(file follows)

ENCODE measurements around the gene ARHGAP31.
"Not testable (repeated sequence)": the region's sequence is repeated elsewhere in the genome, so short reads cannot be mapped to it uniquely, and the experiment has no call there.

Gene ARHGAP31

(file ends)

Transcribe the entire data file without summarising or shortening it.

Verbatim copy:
ENCODE measurements around the gene ARHGAP31.
"Not testable (repeated sequence)": the region's sequence is repeated elsewhere in the genome, so short reads cannot be mapped to it uniquely, and the experiment has no call there.

Gene ARHGAP31